The Greeks, and the Romans after them, established cults to honor their heroes, and the exhibition includes votive objects found at ceremonial sites and in worshippers’ tombs. Only aristocratic, well-to-do citizens could afford to keep horses, and the most breath-stopping object in the show is a sleek, streamlined 8th-century bronze horse with a herringboned mane. The scariest object is a sculpture of one of Odysseus’s sailors, under the curse of the sorceress Kirke, changing into a pig. The swinish head and hackles smooth out, with unnerving transformative fluidity, into the finer shape of the human form that’s being lost.
Heroes also showcases the Sphinx, the Centaurs, the Sirens, and other familiar motifs, but I don’t want to leave the impression that the exhibition is a stuffy lesson in Greek culture. It wakens us to life as it was once experienced and imagined and so re-wakens us to life. There are marvelous things that surprise and delight, like the statuette of a child training to be a boxer. Its meaning deepens when we remember how honored and enriched athletes were, not to speak of the sport of boxing in antiquity, when fighters wrapped their forearms and fists with extremely thick strips of cowhide that, depending on the punch, could dent an opponent’s skull, rip off an ear, or righteously rearrange a nose. Then there’s this: Greeks had their sense of tragedy, of course, but they also celebrated and respected the obscene and the comic. One vase hilariously burlesques the sack of Troy. It depicts the mighty Ajax, about to rape Kassandra, carrying, along with his sword, a mighty erection, while Menelaus in the same scene, grabbing Helen, dangles a sadder-looking item. A very different, gorgeous painting shows Menelaus so hot in pursuit of Helen that he’s dropped his sword and looks a little gaga while the great beauty’s gown flies open to reveal a hint of breast and a lot of leg.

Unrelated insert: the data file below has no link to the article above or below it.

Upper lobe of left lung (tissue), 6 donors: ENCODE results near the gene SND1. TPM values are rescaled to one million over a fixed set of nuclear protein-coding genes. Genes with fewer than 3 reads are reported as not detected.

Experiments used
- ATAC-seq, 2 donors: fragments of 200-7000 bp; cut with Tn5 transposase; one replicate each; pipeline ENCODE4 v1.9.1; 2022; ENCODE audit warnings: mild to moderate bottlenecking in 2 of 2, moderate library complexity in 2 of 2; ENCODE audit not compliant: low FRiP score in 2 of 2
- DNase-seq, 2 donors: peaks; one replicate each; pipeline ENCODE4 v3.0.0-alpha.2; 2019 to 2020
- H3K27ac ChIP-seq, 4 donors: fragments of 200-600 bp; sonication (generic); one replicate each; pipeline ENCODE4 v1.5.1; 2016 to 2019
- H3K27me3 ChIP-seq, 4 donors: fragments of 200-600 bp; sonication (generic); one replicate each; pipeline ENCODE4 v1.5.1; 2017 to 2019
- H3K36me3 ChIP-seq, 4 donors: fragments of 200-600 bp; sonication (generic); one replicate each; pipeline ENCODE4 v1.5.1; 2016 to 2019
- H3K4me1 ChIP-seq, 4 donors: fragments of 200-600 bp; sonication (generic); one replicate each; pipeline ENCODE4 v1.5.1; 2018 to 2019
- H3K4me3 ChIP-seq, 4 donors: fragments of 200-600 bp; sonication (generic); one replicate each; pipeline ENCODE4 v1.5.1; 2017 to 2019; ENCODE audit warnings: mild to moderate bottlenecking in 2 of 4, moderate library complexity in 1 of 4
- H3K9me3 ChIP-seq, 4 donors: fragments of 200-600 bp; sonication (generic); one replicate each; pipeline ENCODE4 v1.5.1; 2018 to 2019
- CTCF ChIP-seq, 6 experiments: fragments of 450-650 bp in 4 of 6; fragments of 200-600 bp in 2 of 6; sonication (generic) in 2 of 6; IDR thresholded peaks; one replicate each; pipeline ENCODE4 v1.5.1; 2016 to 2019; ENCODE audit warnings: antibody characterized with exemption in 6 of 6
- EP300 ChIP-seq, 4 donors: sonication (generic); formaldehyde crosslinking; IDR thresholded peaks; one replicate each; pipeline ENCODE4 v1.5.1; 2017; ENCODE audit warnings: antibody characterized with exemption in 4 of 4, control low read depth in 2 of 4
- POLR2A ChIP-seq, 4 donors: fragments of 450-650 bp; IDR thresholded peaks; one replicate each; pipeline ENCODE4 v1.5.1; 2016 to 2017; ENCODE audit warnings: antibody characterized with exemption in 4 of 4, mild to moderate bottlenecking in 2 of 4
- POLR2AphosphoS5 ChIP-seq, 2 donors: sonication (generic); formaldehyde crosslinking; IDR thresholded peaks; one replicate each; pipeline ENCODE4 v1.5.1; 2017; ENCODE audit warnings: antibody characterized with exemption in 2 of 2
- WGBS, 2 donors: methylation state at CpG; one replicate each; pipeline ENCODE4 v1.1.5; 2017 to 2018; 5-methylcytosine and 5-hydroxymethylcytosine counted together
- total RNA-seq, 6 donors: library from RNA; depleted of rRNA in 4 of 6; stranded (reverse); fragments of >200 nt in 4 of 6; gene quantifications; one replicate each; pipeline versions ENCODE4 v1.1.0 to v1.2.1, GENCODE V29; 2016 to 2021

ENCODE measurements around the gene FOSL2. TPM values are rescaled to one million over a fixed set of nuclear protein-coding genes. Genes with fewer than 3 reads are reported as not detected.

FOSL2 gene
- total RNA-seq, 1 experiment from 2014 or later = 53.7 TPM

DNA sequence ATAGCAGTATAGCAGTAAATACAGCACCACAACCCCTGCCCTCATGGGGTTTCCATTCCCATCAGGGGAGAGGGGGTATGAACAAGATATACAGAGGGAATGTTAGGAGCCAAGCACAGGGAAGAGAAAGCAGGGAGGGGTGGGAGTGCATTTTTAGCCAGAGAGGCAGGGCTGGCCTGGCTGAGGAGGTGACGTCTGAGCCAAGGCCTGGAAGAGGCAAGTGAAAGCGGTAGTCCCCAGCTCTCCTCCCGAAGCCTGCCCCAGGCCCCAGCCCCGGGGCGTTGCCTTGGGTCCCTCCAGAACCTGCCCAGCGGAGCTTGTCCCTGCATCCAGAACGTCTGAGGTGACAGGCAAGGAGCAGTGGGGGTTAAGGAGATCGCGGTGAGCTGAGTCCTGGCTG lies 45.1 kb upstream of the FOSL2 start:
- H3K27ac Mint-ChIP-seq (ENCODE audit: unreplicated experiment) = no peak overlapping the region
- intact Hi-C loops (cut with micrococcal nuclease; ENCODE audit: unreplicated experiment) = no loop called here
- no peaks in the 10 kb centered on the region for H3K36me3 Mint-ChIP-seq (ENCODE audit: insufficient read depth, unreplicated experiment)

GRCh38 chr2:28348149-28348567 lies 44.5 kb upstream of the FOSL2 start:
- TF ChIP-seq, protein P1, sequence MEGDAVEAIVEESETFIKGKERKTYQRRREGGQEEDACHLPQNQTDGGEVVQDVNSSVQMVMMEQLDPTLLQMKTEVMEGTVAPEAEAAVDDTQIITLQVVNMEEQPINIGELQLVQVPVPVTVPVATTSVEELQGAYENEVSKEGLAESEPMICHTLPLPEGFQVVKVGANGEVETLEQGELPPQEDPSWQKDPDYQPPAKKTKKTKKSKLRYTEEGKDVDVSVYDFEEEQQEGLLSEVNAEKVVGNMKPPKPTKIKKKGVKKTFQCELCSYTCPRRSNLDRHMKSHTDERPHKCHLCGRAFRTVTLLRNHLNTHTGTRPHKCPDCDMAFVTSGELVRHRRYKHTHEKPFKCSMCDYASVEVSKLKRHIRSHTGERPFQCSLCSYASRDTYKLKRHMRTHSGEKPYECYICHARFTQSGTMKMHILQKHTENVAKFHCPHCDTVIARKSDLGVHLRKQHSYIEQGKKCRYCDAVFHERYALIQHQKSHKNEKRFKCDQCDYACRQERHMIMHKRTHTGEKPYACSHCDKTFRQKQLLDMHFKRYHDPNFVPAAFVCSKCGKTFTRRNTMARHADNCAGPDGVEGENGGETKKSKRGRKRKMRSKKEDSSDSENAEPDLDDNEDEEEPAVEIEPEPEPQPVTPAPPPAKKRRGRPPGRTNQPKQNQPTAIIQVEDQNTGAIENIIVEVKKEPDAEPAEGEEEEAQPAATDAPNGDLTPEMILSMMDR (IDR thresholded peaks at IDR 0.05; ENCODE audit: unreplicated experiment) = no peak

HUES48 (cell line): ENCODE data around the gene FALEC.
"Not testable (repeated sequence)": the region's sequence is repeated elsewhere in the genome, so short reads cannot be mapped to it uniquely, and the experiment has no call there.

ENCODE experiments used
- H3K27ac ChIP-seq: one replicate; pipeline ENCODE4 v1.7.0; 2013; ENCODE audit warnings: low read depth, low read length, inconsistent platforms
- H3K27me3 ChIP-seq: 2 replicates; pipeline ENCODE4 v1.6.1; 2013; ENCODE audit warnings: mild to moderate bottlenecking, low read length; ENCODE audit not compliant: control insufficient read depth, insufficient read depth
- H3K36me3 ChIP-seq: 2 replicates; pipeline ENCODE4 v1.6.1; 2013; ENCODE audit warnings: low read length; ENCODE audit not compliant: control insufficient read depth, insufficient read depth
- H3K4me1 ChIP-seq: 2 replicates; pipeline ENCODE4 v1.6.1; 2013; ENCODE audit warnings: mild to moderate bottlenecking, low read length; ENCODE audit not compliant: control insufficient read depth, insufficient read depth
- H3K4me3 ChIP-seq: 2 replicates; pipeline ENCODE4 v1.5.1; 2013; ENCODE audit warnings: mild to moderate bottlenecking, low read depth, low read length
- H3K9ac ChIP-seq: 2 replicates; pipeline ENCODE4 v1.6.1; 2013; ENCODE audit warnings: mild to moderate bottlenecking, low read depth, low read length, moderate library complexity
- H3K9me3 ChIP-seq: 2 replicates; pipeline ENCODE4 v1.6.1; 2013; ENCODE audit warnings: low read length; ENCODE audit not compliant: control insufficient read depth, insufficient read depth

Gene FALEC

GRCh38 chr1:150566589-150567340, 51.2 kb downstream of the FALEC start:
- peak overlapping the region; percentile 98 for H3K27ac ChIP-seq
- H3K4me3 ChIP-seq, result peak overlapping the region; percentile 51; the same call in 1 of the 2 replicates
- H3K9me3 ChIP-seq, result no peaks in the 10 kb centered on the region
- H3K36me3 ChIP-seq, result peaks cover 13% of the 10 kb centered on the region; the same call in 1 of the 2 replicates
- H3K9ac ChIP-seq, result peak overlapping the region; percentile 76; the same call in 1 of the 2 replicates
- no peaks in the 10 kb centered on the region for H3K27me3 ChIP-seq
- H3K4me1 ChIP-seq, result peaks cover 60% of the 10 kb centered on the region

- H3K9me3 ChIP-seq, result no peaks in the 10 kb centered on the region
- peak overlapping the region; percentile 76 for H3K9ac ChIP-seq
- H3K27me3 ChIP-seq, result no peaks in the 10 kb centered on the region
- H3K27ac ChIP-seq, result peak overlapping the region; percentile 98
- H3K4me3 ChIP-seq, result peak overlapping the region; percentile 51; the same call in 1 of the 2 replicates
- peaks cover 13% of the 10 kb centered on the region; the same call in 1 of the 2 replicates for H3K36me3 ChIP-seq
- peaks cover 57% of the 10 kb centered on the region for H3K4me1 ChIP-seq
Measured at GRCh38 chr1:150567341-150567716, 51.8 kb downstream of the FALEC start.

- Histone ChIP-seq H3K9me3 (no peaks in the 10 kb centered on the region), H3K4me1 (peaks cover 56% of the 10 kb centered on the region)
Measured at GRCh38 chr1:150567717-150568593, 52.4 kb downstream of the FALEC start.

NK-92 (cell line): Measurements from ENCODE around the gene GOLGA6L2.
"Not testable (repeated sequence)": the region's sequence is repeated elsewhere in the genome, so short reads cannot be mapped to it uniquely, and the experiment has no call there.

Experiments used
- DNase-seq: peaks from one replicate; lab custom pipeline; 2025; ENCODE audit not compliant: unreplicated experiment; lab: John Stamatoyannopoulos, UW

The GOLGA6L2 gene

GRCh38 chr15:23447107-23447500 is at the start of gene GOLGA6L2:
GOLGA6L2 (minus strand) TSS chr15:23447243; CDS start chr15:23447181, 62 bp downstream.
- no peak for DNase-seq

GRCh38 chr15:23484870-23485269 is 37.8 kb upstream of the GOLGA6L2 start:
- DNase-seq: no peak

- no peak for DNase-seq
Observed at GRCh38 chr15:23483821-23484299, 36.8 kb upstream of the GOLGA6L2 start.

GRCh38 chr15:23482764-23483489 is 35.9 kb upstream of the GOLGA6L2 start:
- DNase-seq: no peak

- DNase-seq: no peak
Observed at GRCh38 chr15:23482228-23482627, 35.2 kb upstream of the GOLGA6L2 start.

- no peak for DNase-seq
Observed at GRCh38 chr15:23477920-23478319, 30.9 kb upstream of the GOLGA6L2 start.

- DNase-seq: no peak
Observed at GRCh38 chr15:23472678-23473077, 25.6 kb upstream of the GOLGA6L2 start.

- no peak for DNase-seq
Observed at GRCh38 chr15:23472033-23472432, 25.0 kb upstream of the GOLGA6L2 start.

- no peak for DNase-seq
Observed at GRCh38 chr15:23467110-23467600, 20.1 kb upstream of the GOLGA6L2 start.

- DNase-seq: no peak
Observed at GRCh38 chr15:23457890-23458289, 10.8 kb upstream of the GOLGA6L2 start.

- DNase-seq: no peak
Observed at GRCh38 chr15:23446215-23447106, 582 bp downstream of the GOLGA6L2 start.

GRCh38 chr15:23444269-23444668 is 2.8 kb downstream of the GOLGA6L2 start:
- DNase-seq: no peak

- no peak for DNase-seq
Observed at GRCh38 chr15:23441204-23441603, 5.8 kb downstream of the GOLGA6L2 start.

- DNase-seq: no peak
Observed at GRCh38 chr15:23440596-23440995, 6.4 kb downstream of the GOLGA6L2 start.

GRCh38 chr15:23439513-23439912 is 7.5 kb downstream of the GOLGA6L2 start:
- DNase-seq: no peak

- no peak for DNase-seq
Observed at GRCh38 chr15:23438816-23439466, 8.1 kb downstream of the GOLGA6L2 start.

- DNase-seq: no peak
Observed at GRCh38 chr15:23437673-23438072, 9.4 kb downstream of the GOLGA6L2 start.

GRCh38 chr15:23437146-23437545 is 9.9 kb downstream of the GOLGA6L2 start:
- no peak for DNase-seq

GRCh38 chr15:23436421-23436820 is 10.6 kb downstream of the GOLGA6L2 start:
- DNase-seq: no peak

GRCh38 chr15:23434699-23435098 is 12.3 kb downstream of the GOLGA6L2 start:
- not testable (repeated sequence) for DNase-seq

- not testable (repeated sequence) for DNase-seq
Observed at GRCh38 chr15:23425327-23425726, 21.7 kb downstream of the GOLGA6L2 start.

The most mysterious image in this fine exhibition is a vase painting of Achilles and Ajax at leisure, playing a board game of some kind. Their armor lies close at hand, as if to suggest both the proximity and moral distance between warfare and play. But the mystery is this: the scene was a great favorite among the artists of ancient Greece — it appears on over 150 vases — and yet in the Homeric literature this placid scene is mentioned nowhere.
Heroes: Mortals and Myths in Ancient Greece
San Diego Museum of Art, 1450 El Prado, Balboa Park
Through Sunday, September 5. For additional information, call 619-232-7931.